Heavily infected plants are weakened and oil yields are reduced.
Anthracnose may become severe during wet seasons when mint foilage
becomes rank and remains wet for long periods.
The anthracnose fungus overwinters mainly in mint refuse rather
than in the soil. Clean fall plowing will usually prevent disease the
Figure 9. Mint anthracnose
Figure 10. Defoliation by mint
Septoria leafspot (Septoria menthae ) may cause minor
damage but is usually not a major problem.
Nematodes: The root lesion nematode (Pratylenchus
penetrans ) is commonly found on peppermint and spearmint in the
Midwest. These small microscopic eelworms feed on the roots of mint
plants, which inhibits root and plant growth. Large numbers of these
nematodes may not only stunt plant growth, but often cause plants to
show more severe Verticillium wilt symptoms than they would without
nematodes. A nematode problem is often indicated b_ localized areas
of stunted, unthrifty plants in a field. To determine if nematodes
are present, collect samples of soil containing roots from suspected
areas and submit to a nematode diagnostic laboratory for analysis.
If root-lesion nematodes have been a problem on any crop in a
field which is to be planted to mint, use a recommended soil fumigant
prior to planting. It is also important to use clean, healthy
planting stock from an area as free as possible from the root lesion
Several insect pests are troublesome on mint in the Midwest. Most
are sporadic and unpredictable. Regular scouting of fields is
necessary to observe the presence of most of the following pests:
Mint flea beetle: This beetle was first discovered in mint in
Michigan in the early 1920's. Annual production in a field with heavy
infestation of flea beetle larvae dropped from 44 pounds to 24 pounds
to 2.7 pounds. By 1929, mint flea beetle had become a serious problem
throughout mint fields in Michigan and northern Indiana. Flea beetle
problems continued in severity through the 1930's and early 1940's,
although calcium arsenate was being used as a foliar treatment for
By the mid-1940's, mint fields, especially peppermint, were
planted in 2 year rotations due to the severity of Verticillium wilt.
This short rotation had a definite effect on flea beetle populations.
From 1945 until the early 1970's, flea beetle problems were almost
nonexistent in the Midwest, due to short rotations and the widespread
use of DDT. The advent of Verticillium-resistant mint varieties made
longer rotations possible and increased the severity of damage from
The adult flea beetle is very small, about 0.25 cm
(1/10 inch) long and light tan to bronze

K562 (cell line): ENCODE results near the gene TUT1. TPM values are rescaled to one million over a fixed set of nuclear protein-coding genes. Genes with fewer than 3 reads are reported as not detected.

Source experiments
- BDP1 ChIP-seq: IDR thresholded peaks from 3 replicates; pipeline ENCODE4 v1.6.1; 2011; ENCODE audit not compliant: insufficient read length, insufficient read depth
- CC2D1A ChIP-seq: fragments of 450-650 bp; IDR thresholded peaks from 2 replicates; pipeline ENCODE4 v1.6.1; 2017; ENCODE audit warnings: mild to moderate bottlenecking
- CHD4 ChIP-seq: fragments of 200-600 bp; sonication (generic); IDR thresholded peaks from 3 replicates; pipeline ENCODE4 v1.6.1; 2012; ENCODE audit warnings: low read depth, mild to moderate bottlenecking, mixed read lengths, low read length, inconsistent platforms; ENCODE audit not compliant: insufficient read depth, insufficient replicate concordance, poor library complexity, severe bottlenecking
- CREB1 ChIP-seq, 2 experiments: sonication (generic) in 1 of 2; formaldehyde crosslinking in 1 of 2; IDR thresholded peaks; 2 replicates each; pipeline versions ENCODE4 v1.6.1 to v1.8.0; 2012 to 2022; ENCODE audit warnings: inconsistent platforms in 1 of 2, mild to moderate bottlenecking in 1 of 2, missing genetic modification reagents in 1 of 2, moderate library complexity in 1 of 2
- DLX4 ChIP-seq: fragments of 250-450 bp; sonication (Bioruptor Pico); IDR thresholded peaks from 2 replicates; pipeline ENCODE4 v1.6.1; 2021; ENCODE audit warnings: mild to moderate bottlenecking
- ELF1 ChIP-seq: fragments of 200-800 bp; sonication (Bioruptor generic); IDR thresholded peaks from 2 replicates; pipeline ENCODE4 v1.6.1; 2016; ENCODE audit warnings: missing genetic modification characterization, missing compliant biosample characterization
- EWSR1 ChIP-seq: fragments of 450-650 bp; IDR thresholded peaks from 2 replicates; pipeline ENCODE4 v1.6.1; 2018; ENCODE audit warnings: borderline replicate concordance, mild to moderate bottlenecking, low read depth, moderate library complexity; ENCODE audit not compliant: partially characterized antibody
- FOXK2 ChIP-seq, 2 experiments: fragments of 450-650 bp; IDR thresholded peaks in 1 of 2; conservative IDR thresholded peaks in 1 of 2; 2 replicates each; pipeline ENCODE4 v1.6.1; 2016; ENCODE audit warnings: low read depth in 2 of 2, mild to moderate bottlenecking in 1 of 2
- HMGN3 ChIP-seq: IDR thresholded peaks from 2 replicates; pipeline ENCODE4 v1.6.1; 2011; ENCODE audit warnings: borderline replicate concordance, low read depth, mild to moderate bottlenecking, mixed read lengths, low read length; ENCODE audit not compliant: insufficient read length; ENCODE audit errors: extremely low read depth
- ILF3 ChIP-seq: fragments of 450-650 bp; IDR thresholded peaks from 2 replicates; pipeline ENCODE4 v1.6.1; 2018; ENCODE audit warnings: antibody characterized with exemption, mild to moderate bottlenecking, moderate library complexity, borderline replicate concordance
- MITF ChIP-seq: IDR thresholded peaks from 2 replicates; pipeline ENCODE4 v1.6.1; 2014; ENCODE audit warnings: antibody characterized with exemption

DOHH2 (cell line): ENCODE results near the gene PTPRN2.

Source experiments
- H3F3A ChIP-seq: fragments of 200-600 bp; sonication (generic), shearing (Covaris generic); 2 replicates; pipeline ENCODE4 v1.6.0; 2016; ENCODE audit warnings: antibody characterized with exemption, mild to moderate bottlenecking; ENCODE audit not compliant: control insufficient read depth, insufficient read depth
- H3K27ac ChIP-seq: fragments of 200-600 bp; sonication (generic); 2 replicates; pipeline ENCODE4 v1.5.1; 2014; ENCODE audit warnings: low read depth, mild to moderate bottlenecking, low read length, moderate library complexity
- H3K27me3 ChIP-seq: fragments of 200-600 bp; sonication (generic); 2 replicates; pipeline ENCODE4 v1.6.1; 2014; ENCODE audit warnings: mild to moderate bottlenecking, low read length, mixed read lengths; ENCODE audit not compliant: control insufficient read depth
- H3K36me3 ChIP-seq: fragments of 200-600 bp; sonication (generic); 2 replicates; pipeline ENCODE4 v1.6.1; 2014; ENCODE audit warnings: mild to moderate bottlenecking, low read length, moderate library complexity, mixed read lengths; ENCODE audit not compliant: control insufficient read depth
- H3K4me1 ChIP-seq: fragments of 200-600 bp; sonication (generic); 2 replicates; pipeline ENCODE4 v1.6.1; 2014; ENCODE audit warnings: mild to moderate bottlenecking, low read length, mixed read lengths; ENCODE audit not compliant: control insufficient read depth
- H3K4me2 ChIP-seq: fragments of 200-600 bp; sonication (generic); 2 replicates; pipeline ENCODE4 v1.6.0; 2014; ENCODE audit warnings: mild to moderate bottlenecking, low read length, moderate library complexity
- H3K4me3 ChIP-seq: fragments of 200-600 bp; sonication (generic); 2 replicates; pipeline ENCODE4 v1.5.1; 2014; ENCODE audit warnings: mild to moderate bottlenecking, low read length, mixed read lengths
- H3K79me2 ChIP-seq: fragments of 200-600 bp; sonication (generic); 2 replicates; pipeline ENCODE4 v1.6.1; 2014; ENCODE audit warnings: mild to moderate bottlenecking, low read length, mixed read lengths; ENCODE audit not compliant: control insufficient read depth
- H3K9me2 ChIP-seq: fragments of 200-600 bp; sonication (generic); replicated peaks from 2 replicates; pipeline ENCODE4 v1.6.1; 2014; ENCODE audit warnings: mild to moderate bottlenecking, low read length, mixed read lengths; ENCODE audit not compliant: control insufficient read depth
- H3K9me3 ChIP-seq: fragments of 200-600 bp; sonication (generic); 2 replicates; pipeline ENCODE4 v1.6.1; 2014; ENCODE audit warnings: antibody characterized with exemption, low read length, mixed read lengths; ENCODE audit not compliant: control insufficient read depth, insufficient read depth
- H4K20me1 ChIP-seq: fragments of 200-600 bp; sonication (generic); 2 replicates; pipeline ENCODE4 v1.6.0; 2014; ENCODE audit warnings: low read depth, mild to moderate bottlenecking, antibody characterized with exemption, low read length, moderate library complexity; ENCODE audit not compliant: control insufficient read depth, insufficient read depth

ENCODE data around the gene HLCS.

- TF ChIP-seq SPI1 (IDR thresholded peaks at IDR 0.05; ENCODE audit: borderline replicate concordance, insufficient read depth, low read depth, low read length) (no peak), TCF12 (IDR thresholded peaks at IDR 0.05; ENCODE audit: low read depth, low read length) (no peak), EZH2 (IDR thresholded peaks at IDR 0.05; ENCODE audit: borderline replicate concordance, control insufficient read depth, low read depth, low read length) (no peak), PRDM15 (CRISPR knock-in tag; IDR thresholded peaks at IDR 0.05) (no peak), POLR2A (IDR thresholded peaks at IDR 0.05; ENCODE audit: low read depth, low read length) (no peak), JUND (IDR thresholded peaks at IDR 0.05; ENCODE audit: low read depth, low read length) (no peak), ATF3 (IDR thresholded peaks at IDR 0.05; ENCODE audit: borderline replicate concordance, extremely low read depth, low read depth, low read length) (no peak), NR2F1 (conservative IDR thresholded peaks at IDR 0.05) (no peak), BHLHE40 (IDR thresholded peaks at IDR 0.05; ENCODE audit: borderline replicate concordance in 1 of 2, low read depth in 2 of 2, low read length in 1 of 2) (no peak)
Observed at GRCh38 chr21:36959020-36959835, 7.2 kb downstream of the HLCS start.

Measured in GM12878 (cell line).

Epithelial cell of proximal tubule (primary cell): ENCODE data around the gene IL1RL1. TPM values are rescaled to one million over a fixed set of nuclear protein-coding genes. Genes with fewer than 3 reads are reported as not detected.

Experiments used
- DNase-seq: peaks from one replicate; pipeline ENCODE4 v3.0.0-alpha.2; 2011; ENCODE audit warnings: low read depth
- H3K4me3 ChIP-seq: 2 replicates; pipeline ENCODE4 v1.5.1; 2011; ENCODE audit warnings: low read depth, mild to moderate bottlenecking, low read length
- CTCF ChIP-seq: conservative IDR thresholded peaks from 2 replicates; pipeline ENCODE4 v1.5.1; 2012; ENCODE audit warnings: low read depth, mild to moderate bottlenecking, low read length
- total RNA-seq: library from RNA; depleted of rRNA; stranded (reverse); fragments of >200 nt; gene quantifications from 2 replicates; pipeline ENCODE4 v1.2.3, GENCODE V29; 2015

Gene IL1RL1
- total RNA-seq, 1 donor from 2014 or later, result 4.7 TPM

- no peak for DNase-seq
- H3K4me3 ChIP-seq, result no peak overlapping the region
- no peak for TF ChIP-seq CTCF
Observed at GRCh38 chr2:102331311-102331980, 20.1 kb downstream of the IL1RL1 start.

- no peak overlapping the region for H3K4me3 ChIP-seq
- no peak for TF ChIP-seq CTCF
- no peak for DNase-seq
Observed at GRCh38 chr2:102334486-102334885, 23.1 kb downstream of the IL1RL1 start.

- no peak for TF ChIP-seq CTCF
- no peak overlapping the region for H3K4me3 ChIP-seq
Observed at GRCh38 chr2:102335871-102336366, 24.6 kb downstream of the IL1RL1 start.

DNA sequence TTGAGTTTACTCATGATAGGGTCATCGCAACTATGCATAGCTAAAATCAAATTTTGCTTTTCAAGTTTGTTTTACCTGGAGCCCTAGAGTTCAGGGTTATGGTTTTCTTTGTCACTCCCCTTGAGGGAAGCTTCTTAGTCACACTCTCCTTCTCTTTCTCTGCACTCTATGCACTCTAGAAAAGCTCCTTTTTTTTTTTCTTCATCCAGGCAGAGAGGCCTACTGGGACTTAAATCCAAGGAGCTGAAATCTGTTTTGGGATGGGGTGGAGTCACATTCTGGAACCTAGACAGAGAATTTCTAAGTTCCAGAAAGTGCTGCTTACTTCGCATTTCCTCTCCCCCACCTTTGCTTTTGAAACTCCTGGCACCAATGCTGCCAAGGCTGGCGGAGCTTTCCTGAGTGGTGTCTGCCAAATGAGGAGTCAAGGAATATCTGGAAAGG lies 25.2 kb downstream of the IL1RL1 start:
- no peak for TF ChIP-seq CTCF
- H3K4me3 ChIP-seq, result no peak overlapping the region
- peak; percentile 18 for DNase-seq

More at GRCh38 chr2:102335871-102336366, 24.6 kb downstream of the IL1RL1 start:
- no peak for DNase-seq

(Fig.11). It can usually be found in mint fields beginning about the
middle of July and appears in increasing numbers until early August.
Egg laying begins after a 2 to 3 week feeding period, most of which
is spent on the lower leaves of the plant. Because most of the adult
flea beetle activity is confined to the bottom half of mint plants,
their presence and damage may not be noticed until they are quite
numerous. Adult feeding damage appears as small, 1 to 3 mm
(1/25 to 3/25 inch)
holes, scattered across a leaf (Fig. 12). When these feeding holes
are numerous, the damage appears as shot-hole type damage. Because
these beetles feed on lower leaves, it is quite difficult to get an
accurate assessment of flea beetle populations. However, if 5 or more
adult beetles are taken per sweep with a sweep net, a field probably
has a serious problem.
Female flea beetles lay eggs in the soil near the crowns of plants
sometime in late July to early August, and continue laying eggs until
late fall. The eggs do not hatch in the fall, but remain dormant in
the soil until late April or early May. After hatching, the young
larvae feed first on the fine hair roots and then tunnel into stolons
and underground parts of the stem, where they continue to feed, for
about 4 to 5 weeks. Damage on underground parts is easily visible as
distinct tracks or tunnel marks (Fig. 13). In June, the larvae stop
feeding and pupate in the soil with adults emerging 3 to 4 weeks
The larval damage is far more serious for mint production than
adult feeding. In addition to interfering
with water and nutrient uptake, the feeding damage provides
entrance for plant pathogens and produces generalized stress on the
plants. As with other stress factors on mint, aboveground symptoms
include stunting, perhaps some wilting under extremely dry
conditions, and a general reddish-purple discoloration of new growth.
This reddish discoloration is not, however, restricted to flea beetle
feeding, nor does spearmint characteristically show this reddish
Because larval control is currently impractical, the adult stage
must be controlled in order to minimize damage. Crop rotation will
generally reduce buildup of populations of mint flea beetle. Also, if
volunteer mint on roadsides, ditch banks, and other areas is kept
down, flea beetle populations will not build up and move into new
When chemical control is used, timing is critical. Apply labeled
insecticides to the crop when the majority of adults have emerged
from the soil, but when a minimum number of eggs have been laid.
While the complete details for this have not yet been worked out, the
timing of sprays for adult flea beetle control probably falls between
July 25 and August 10. Make applications in late afternoon or evening
to reach the adults when they are most actively feeding, usually at